Favorite Fairy Tale Retellings

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Recently I picked up The Sun, the Moon, and the Stars by Steven Brust. It’s one that’s probably been hanging out on my bookshelf for at least five years, waiting for me to dive into its pages. At just 210 pages, I don’t know why I’ve never read it. To-be-read-shelf-shock, I suppose.

I’ve always liked fairy tales, from the Disney movies to Shelly Duvall’s Faerie Tale Theatre. (THE BEST!) In college, Mr. V and I took our only class together (since otherwise he ONLY took Math, Science, and Computer Science courses): Children’s Literature. It was taught by one of my favorite professors and is a highlight of college for me. Not only was Mr. V in there, but also three of our other good friends. We sat in a corner and were perhaps a little bit of trouble. Oh, and four of us were English majors who didn’t need the class at all.

We read Little Women, Harry Potter, Where the Wild Things Are, The Snowy Day, and other wonderful children’s classics. A study on pictures in books using this Molly Bang book is really memorable, too. But I think my favorite section of the course was when we studied fairy tales. We looked at the originals: Perrault, Grimm, Andersen, Madame D’Aulnoy. Some of these tales are truly horrific compared to the mild, Disney-fied versions we see today. It was simply fascinating.

fairytaleretellings

I love reading fairy tale adaptations, too, and maybe someday I’ll actually write that children’s book from the viewpoint of the pumpkin in Cinderella. Here are some of my very favorite ones. (The Sun, the Moon, and the Stars does not fall into this category. It was OK, but not awesome.)

tamlinTam Lin by Pamela Dean – Maybe around the same time as that Children’s Lit class, my roommate Erin gave me a copy of Tam Lin to read. Now I don’t know the fairy tale of Tam Lin at all – and maybe the ending of the book would make better sense if I did. But the story of Janet, a bona fide English major nerd in college in the 70s, is a wonderful read, especially for any fellow bibliophiles. She and her friends are so smart they probably couldn’t exist, but I am sure those people are somewhere, right? The ending, again, is weird. But I think it ties in with the actual fairy tale.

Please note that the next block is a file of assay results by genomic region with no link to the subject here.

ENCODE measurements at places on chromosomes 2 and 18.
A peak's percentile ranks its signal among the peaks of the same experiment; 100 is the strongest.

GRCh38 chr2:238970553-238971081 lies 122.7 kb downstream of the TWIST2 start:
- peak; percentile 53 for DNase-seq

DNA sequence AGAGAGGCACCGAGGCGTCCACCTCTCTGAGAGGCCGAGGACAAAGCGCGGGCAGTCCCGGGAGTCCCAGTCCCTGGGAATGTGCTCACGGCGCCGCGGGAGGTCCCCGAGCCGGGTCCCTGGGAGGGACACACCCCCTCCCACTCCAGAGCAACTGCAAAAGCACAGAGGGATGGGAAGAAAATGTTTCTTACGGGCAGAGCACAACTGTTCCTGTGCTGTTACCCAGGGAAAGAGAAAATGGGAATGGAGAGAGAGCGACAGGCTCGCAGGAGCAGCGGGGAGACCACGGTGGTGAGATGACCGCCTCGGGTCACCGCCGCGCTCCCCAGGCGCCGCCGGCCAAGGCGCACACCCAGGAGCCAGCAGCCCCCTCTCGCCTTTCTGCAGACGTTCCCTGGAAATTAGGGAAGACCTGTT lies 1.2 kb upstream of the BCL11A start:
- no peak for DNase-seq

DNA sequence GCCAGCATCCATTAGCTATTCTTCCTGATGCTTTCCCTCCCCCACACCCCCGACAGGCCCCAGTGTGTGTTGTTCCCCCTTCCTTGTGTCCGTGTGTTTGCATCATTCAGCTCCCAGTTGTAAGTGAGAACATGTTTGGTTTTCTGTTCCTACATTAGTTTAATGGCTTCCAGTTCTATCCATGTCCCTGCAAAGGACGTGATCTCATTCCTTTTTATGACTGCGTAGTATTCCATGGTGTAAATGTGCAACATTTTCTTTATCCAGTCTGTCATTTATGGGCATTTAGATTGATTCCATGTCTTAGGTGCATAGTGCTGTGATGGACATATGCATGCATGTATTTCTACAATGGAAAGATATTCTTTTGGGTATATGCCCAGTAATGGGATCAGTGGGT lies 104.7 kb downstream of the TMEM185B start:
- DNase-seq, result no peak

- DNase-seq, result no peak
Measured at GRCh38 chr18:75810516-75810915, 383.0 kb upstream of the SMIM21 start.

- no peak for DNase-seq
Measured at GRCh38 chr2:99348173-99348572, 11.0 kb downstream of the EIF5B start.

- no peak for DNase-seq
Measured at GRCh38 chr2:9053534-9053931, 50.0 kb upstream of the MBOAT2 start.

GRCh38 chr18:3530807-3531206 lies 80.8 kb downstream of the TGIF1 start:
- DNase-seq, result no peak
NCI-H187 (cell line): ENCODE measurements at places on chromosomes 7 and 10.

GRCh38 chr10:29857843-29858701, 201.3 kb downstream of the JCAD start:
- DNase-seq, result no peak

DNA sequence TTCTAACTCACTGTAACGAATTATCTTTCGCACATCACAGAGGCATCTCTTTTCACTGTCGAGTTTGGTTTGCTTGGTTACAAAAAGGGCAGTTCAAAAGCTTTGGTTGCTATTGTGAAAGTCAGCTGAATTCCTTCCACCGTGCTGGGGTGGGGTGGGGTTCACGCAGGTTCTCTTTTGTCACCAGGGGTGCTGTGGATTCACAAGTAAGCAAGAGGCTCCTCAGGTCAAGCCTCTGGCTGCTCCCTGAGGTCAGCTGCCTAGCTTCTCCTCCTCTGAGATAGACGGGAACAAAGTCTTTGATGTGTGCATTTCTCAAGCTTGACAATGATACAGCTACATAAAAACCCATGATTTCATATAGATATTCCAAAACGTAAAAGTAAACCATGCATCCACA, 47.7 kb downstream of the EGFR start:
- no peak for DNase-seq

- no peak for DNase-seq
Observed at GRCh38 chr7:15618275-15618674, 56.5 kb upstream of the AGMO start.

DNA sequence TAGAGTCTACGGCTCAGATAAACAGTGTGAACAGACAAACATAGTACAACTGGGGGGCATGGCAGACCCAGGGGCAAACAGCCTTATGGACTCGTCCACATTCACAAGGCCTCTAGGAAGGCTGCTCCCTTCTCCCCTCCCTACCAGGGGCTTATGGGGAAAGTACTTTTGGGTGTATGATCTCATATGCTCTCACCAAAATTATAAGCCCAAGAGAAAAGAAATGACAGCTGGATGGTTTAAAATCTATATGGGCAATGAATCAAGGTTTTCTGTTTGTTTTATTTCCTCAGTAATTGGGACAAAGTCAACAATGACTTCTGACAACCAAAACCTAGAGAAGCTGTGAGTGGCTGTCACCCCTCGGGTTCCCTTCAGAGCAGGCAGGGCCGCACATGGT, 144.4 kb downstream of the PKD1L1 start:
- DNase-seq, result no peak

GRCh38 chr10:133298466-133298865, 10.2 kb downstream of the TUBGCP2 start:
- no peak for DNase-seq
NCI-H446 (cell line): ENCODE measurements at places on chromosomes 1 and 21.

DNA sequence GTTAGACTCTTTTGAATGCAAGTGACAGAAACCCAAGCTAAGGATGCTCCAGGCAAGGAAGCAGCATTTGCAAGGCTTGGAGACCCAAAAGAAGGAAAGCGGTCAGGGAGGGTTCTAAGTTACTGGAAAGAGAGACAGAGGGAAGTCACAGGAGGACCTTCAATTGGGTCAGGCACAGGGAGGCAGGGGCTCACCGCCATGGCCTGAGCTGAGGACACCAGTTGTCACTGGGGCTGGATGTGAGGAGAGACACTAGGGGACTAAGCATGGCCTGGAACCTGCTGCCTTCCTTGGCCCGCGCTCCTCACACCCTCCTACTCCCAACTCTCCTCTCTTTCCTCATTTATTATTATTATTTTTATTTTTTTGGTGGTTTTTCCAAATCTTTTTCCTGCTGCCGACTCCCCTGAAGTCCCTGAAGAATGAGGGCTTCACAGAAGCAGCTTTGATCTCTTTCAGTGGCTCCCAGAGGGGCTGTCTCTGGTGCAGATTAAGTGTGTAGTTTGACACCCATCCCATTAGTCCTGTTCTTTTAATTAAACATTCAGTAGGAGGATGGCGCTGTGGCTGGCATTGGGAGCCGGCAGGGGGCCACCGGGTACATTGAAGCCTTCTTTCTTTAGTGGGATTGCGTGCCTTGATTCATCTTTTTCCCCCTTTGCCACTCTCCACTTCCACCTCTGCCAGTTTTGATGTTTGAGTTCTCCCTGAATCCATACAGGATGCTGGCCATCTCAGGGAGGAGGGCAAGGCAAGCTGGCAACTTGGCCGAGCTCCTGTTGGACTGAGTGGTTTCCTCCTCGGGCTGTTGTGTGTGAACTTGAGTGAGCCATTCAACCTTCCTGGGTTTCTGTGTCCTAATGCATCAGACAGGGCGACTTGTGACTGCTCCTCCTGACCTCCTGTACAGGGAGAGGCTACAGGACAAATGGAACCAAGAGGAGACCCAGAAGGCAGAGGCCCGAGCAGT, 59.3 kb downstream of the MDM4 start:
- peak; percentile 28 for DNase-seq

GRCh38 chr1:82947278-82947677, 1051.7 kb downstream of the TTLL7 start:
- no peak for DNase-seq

The Lunar Chronicles Series – Cinder, Scarlet, Cress, Fairest, and (to come) Winter – I think I only gave this series a try because it was based on fairy tales; I am not a sci-fi reader. But the combination of a fun future setting, the fairy-tale elements, romance, adventure, and some brainy heroines makes this series killer. I didn’t love Fairest, but the other ones are phenomenal and I can’t wait to read Winter in November.

briarroseBriar Rose by Jane Yolen – I love that Jane Yolen writes stuff like How Do Dinosaurs Say Goodnight? and also this, a retelling of Sleeping Beauty set in the Holocaust. It’s been quite a few years since I read it, but I remember really loving the tale.

Wicked by Gregory Maguire – What would this list be without Wicked? Unlike the musical, Maguire’s book is heavily laced with Oz-ian politics and animal/Animal rights. It is long, dense, and fascinating. I’ve also read Maguire’s Mirror Mirror and Confessions of an Ugly Stepsister. They were good, but not great in my memory.

monstroudbeauty - EditedI guess Monstrous Beauty by Elizabeth Fama is kind of a Little Mermaid retelling. I’ll admit I know nothing about The Little Mermaid except the Disney movie. It is an amazing book with mermaids and other fantasy elements and I adored it (and read it in one sitting).

This site seems to have a pretty extensive list of fairy tale retellings, although I don’t agree with all the mini-reviews. It does make me feel like I am not the only person who loves these adaptations.

Do you have a favorite fairy tale or retelling?

Part Two: Having Grace for Myself.

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See Part 1.

drewbarrymorepromqueen

No-more-loser-on-the-forehead; now prom queen. 

Dear Jessie,

Hi, it’s me. The part of you that sees you covered by God’s grace instead of your own nitpicking emotions.